I bought a package of millet a while ago and it has been sitting in my kitchen cabinet for months. I really didn’t know what to do with it.
Thing is, millet is a healthy seed. Gluten-free, highly alkaline with lots of fiber, iron, B vitamins, and precious nutrients such as manganese, phosphorus, and magnesium.
I wanted so badly to include it in my diet but didn’t where to begin with.
Last week I finally muster up the courage and began experimenting. To make a long story short, I tried baking muffins with it but it was an utter disaster. I made some sort of porridge/oatmeal; it was so bad it nearly ruined my whole day. I made a bread with millet which was kind of good, nothing too exciting though. Yes, millet is a toughie to cook.
I was ready to throw in the towel but then I went to Cafe’ Ghia in Bushwick, Brooklyn (NYC) for brunch where I had some amazing millet cakes. I dissected them and tried to identify all the ingredients; made a mental note and went home experimenting.
It took me several attempts but in the end I aced it, or at least I think so.
The Best Millet Cakes Print this recipe!
Inspired by Cafe Ghia in Brooklyn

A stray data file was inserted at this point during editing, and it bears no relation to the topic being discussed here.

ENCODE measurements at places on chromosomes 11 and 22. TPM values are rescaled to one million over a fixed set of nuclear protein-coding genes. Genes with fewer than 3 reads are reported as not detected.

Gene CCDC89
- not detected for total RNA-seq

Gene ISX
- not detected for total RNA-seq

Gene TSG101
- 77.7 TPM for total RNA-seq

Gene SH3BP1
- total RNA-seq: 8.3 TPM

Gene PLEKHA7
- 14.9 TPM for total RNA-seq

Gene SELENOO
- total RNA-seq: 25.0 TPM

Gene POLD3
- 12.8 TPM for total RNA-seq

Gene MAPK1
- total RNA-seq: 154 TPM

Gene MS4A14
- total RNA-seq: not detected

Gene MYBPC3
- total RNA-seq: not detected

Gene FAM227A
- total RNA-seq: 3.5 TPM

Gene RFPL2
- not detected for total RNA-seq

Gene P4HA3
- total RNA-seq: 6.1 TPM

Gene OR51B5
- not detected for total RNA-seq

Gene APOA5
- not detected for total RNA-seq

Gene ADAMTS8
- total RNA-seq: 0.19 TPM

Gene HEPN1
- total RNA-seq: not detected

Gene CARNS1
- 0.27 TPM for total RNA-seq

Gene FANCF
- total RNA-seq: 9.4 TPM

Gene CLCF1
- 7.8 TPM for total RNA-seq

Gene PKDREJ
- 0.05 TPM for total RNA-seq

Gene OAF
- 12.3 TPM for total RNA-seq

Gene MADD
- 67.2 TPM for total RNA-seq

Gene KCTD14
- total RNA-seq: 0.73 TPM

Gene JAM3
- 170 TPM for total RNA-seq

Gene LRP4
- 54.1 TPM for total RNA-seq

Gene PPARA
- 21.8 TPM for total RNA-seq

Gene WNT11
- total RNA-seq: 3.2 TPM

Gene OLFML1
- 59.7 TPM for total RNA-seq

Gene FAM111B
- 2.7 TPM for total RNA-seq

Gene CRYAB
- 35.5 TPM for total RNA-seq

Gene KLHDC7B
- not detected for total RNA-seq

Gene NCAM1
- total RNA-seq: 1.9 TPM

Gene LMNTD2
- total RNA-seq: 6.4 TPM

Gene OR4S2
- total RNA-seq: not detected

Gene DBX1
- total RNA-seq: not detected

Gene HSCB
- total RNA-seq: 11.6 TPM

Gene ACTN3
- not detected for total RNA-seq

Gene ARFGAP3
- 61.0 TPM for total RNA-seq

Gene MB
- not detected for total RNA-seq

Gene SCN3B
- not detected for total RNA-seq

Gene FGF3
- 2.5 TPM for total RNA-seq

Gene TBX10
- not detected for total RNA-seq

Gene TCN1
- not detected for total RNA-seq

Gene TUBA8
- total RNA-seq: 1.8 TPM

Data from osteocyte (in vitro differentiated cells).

Few notes. There’s no skipping toasting the millet. It’s not only about taste, it will make it easier to digest it. Also, cook it well, it’s rather unpleasant to chew raw millet.
I know that whipping egg whites can be painful, but it makes these little cakes much more fluffier and enjoyable to the palate.
I like the taste that sage and rosemary bring, but I guess you can experiment with other fresh herbs.
Makes 22 cakes
1 cup / 7 oz / 200 gr millet
2 cups / 500 ml vegetable broth
3 free range eggs, separated
⅓ cup / 3.5 oz / 100 gr Greek yogurt
2 medium carrots, grated
2 tablespoons olives chopped (or olive tapenade)
1 teaspoon sage, chopped
1 teaspoon rosemary, chopped
½ teaspoon fine grain sea salt
1 tablespoon olive oil
ground black pepper to taste
In large skillet over medium heat, dry roast the millet until golden; this will take about 5 to 6 minutes. You’ll know the millet is done when there will be a nice aroma permeating the kitchen (sort of pop-corn like).
In the meantime, in a pot bring the vegetable stock to a rolling boil. Add the roasted millet, turn the heat down, cover with a lid and let simmer for approximately 20 minutes (or until the millet has absorbed all the stock). Set aside to cool.
In a large bowl mix the egg yolks, Greek yogurt, carrots, olives, sage, and rosemary. Stir in the millet, salt and pepper and mix until well incorporated.
In a large bowl of a heavy-duty mixer (or in a bowl with an electric hand mixer), fitted with whisk attachment, whip egg whites with a pinch of salt, starting on low, increasing incrementally to medium speed until soft peaks/trails start to become visible, and the egg white bubbles are very small and uniform, approximately 2 to 3 minutes.
Fold the whipped egg whites into the millet mixture.
Heat the olive oil in the skillet over medium heat. Scoop 2 tablespoons of mixture into the skillet and with the help of a spoon form small cakes and cook for 4 minutes on each side or until golden.
One millet cake scores 50 calories, 2.1 grams of fat, 6.4 grams of carbs, and 2.1 grams of protein.